For example, an information hub may contain data from ERPs, the TMS, and the WMS. Ultimately, the information hub provides insight into all of the possible factors, which may be affecting a given shipment. If shipment A has suffered a setback due to a warehouse emergency, nearby personnel and drivers can be diverted to assist with returning the warehouse to maximum efficiency. As a result, the shipments from that specific warehouse can be returned to on-track status, which reduces distressed shipments.
Online Shipment Tracking and Customer Service Relationships
Many modern retailers offer shipping status tracking services within their websites, which helps drive traffic to the retailer’s site and improve customer service relationships. However, online shipment tracking relies on information from the respective shipper to ensure all information is up-to-date and reflects the accurate location and status of the shipment.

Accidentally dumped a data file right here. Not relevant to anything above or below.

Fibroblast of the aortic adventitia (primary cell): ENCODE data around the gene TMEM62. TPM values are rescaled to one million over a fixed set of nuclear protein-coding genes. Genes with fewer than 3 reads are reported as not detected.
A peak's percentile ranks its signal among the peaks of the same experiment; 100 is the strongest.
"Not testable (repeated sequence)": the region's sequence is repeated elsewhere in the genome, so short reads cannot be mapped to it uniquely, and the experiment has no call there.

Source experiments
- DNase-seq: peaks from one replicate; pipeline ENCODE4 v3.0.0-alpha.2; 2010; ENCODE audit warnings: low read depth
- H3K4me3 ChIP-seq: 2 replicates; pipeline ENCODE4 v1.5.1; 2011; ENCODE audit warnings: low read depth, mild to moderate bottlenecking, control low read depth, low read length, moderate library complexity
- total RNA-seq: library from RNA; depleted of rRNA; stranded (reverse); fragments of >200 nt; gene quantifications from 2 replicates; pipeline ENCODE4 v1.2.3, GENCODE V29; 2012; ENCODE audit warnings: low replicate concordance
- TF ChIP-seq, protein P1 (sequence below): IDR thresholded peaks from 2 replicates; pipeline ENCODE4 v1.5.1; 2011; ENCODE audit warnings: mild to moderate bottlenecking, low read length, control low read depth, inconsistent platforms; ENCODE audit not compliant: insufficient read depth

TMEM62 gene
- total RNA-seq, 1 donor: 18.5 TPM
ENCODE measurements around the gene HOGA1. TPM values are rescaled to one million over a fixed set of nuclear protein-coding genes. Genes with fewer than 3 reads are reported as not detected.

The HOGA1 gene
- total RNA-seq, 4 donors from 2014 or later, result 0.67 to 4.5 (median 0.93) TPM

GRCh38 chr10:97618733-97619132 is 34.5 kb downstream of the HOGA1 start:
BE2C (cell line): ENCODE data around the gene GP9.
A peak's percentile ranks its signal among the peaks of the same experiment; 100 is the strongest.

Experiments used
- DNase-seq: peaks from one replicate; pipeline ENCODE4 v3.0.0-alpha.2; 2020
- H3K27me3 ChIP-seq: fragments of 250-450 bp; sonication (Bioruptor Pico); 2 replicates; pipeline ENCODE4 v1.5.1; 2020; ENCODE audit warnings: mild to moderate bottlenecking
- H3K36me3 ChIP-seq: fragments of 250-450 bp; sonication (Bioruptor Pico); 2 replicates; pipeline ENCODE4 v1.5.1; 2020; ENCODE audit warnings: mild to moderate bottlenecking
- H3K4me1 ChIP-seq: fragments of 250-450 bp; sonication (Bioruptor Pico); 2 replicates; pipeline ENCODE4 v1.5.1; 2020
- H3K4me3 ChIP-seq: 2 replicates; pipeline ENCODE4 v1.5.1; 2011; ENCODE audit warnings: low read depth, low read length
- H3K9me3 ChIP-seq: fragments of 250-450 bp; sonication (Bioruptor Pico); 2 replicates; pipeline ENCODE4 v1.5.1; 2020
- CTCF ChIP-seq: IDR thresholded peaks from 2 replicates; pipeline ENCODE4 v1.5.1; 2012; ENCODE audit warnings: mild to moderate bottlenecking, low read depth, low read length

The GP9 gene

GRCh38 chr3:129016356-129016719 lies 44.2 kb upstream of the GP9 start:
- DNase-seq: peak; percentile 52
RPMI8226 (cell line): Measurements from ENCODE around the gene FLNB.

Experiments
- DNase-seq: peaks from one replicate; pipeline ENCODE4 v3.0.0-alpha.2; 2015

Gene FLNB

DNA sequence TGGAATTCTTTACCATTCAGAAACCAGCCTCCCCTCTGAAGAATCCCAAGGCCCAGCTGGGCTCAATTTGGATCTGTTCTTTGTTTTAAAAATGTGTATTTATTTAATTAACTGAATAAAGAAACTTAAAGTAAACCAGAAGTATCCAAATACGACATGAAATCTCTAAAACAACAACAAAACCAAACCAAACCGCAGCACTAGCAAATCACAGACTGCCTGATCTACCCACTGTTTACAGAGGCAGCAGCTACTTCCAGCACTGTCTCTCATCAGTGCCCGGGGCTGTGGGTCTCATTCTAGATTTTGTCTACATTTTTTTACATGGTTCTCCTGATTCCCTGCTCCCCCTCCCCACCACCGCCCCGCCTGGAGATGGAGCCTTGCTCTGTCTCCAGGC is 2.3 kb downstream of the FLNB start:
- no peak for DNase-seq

To take advantage of this trend towards retailer-website tracking capabilities, the supply chain must be willing to share data about a given shipment. Essentially, the entire premise of logistics visibility rests on the concept of sharing information about a given shipment. However, the sharing of data in this respect helps to build strong customer service relationships, which enhance a business’s reputation and drive the supply chain forward.
Visibility in the supply chain is the top priority for all involved in supply chain processes. Visibility helps reduce costs across the supply chain by maintaining communication between customers and businesses. Furthermore, visibility helps reduce costs from penalties and delays when shipments become disrupted en route. Ultimately, visibility in the supply chain is a tactic to save money and improve supply chain efficiency by making an entire organization, not individual processes, accountable for possible delays. As a result, customers will have a higher degree of satisfaction with the service.